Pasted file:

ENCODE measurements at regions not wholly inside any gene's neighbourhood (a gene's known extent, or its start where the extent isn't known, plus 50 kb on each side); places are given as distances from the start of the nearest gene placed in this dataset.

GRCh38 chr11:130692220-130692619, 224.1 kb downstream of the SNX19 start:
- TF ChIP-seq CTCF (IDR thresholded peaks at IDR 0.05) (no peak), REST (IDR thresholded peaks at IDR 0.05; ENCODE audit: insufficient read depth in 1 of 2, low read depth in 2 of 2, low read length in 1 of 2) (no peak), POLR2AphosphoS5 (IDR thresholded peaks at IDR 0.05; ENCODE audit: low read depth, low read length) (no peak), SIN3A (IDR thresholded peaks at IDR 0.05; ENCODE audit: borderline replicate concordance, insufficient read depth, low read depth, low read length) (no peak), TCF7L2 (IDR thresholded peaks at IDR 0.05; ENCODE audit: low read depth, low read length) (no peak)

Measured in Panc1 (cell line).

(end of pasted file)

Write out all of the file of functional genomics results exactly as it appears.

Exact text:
ENCODE measurements at regions not wholly inside any gene's neighbourhood (a gene's known extent, or its start where the extent isn't known, plus 50 kb on each side); places are given as distances from the start of the nearest gene placed in this dataset.

GRCh38 chr11:130692220-130692619, 224.1 kb downstream of the SNX19 start:
- TF ChIP-seq CTCF (IDR thresholded peaks at IDR 0.05) (no peak), REST (IDR thresholded peaks at IDR 0.05; ENCODE audit: insufficient read depth in 1 of 2, low read depth in 2 of 2, low read length in 1 of 2) (no peak), POLR2AphosphoS5 (IDR thresholded peaks at IDR 0.05; ENCODE audit: low read depth, low read length) (no peak), SIN3A (IDR thresholded peaks at IDR 0.05; ENCODE audit: borderline replicate concordance, insufficient read depth, low read depth, low read length) (no peak), TCF7L2 (IDR thresholded peaks at IDR 0.05; ENCODE audit: low read depth, low read length) (no peak)

Measured in Panc1 (cell line).